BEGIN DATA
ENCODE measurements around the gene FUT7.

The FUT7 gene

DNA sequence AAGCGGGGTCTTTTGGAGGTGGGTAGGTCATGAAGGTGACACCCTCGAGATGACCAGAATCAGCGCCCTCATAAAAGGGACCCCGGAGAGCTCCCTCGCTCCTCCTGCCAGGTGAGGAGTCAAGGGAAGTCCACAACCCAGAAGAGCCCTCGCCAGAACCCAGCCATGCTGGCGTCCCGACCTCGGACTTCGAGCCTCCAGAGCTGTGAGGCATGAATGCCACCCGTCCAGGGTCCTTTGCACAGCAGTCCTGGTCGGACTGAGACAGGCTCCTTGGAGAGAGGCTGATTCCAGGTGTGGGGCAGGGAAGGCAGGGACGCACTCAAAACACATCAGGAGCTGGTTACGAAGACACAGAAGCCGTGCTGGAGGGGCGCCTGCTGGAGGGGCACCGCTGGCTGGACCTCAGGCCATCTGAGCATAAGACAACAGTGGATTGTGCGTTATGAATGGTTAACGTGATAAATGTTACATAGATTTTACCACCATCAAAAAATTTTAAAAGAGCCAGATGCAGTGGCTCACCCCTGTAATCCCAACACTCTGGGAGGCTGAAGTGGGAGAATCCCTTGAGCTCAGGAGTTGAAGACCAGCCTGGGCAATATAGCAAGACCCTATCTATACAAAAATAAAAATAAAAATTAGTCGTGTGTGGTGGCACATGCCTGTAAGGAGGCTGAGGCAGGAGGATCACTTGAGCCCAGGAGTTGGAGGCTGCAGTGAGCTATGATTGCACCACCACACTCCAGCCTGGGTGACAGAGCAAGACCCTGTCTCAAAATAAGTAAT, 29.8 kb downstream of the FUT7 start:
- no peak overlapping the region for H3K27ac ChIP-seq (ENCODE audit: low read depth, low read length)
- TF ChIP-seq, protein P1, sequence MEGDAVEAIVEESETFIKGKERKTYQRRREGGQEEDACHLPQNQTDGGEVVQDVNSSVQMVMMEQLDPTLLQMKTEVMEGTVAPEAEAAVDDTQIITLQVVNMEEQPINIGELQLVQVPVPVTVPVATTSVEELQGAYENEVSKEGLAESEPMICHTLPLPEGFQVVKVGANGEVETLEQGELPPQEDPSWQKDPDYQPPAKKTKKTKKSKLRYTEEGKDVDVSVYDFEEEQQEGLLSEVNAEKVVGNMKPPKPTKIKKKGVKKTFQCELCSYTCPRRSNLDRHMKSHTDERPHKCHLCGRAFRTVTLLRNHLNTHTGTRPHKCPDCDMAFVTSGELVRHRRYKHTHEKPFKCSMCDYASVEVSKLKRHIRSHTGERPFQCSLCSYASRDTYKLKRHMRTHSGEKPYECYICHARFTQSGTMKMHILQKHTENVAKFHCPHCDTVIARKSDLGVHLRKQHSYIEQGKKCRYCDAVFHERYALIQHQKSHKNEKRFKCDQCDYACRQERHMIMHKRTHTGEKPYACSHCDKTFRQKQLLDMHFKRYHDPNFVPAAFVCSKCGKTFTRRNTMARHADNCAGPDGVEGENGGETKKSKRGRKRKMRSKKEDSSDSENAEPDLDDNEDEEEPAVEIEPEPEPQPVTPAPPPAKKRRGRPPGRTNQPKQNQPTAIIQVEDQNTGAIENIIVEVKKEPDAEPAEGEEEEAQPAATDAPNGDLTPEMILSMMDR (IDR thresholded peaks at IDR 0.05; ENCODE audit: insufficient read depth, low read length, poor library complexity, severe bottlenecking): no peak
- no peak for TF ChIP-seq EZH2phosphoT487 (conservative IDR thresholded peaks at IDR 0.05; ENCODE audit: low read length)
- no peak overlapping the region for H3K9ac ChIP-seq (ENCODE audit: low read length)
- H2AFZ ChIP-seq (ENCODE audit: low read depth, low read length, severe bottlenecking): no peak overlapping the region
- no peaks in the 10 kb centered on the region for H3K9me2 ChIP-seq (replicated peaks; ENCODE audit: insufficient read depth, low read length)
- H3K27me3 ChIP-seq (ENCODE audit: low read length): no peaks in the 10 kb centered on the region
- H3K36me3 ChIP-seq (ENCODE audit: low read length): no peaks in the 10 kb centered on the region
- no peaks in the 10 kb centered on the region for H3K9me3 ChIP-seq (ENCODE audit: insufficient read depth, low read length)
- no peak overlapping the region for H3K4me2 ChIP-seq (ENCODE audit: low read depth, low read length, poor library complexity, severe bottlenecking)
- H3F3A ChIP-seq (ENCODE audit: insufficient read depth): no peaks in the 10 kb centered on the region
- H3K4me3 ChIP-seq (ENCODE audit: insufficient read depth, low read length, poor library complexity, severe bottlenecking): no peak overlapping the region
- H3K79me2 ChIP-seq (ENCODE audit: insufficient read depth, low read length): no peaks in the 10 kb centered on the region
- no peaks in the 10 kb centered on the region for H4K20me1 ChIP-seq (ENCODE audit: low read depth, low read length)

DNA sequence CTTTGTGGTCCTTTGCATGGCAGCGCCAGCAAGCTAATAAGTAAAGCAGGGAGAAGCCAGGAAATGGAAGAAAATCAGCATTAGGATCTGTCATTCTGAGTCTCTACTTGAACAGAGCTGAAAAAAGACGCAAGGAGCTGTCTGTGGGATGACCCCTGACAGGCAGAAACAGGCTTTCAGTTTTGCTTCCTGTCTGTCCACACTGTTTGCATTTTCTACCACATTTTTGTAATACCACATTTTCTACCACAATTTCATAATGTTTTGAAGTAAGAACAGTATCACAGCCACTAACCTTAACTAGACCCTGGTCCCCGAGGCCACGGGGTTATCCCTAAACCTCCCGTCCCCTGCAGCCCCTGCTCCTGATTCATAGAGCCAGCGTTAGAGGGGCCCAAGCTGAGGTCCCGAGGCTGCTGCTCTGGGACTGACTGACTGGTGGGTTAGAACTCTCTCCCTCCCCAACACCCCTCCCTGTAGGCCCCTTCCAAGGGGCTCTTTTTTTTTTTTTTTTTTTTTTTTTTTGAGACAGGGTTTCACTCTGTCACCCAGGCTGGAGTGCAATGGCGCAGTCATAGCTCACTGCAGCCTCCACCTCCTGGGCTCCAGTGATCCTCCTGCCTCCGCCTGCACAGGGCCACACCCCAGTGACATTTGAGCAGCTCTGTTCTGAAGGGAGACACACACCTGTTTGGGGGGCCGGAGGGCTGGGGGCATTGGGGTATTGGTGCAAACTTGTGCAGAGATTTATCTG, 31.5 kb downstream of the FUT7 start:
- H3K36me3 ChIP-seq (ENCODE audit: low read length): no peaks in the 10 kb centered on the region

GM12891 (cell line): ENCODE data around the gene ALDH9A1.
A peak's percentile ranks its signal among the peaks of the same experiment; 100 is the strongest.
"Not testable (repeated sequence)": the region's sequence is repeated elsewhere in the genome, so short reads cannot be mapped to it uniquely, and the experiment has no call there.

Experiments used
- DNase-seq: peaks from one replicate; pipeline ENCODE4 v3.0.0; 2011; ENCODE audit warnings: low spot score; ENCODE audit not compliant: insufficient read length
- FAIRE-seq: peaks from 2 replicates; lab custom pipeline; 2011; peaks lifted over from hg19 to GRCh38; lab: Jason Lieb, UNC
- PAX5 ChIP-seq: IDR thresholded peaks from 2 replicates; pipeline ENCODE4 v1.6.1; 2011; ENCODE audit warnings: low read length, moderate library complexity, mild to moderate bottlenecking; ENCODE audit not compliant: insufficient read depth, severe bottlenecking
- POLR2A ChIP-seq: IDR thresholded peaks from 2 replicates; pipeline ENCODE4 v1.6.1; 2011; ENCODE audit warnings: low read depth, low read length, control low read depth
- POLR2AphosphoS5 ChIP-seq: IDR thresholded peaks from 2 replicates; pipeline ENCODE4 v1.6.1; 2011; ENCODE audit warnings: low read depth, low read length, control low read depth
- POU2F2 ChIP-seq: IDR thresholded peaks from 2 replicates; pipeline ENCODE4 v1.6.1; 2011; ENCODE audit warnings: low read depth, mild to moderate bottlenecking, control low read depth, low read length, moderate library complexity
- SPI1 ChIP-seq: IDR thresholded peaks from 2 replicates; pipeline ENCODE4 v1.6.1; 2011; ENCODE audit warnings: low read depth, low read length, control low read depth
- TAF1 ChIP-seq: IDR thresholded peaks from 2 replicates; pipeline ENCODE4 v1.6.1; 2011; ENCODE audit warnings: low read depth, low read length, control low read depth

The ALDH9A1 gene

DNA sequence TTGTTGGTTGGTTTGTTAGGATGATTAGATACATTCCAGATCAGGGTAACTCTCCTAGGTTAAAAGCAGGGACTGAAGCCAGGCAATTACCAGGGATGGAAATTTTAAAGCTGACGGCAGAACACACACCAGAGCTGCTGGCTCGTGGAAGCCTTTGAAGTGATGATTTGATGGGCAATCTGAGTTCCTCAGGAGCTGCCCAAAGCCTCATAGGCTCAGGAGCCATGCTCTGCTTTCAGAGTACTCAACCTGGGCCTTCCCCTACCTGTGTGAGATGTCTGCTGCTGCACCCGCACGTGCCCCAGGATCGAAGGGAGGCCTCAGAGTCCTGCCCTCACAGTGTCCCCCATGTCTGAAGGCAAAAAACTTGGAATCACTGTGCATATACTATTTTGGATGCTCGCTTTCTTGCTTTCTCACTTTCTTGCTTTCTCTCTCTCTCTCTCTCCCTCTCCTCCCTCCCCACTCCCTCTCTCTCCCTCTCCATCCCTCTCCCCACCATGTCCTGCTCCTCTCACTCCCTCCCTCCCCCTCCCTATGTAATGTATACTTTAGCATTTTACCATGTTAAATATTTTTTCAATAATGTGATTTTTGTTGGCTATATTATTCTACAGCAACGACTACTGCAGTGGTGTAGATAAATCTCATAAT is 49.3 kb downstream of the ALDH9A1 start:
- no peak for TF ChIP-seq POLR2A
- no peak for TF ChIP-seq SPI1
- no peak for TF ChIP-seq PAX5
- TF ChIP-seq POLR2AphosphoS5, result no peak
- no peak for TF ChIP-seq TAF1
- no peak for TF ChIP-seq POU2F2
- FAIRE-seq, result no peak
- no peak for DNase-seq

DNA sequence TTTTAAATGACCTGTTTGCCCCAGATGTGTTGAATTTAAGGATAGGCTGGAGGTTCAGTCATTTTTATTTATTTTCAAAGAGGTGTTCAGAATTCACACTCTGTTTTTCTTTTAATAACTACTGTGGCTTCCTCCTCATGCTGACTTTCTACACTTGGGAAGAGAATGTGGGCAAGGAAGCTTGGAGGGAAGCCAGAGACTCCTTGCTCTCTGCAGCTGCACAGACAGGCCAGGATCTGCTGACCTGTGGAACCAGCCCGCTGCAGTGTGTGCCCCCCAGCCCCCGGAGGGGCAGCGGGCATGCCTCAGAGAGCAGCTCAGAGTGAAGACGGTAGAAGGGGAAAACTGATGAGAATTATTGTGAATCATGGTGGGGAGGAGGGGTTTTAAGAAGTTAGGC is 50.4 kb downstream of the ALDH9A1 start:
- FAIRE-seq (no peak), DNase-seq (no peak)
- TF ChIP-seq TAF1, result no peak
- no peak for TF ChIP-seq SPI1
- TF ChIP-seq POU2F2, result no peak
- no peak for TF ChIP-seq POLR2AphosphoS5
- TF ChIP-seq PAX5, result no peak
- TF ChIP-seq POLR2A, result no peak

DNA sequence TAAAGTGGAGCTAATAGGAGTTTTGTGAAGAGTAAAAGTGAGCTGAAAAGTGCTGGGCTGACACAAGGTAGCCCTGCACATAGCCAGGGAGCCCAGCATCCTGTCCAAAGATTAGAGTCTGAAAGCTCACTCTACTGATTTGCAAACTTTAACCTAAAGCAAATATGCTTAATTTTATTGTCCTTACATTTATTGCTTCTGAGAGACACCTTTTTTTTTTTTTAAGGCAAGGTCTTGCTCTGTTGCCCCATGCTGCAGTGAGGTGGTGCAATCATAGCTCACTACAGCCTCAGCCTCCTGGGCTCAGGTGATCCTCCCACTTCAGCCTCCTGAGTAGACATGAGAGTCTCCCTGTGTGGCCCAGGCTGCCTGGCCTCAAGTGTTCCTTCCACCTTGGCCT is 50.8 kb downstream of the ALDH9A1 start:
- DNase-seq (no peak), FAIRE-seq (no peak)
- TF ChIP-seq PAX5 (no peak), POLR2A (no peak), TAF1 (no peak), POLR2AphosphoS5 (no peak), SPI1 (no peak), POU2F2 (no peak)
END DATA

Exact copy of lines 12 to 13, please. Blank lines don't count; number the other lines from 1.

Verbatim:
- no peaks in the 10 kb centered on the region for H3K9me3 ChIP-seq (ENCODE audit: insufficient read depth, low read length)
- no peak overlapping the region for H3K4me2 ChIP-seq (ENCODE audit: low read depth, low read length, poor library complexity, severe bottlenecking)